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Clinical manifestations and evaluation of thrombocytopenia in children

Donald L Yee, MD
Section Editors
Donald H Mahoney, Jr, MD
Lawrence LK Leung, MD
Deputy Editor
Carrie Armsby, MD, MPH


Thrombocytopenia, defined as a platelet count <150,000/microL, is clinically suspected when a child develops characteristic clinical symptoms, which include a petechial rash, easy bruising or bleeding, or mucosal hemorrhage. Thrombocytopenia is often asymptomatic and may present as an incidental finding during routine evaluation or during laboratory investigations performed for other reasons. A common cause of thrombocytopenia in children is immune thrombocytopenia (ITP, previously known as idiopathic thrombocytopenic purpura), for which the consensus definition is more restrictive, requiring a platelet count <100,000/microL [1].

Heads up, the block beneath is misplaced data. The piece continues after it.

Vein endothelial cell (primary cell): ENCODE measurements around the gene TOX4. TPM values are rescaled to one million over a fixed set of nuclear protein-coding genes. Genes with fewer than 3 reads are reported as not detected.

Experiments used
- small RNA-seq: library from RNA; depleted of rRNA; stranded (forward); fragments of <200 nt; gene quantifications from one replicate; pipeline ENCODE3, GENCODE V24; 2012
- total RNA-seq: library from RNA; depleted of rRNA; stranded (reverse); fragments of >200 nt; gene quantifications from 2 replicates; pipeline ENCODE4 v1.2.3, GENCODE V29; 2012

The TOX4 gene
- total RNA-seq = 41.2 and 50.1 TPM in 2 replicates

The clinical manifestations and evaluation of thrombocytopenia in children will be reviewed here. Topic reviews with information relevant to the child with thrombocytopenia include the following:

(See "Causes of thrombocytopenia in children".)

(See "Immune thrombocytopenia (ITP) in children: Clinical features and diagnosis".)

(See "Overview of the presentation and diagnosis of acute lymphoblastic leukemia in children and adolescents".)


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Literature review current through: Sep 2016. | This topic last updated: Jul 10, 2015.
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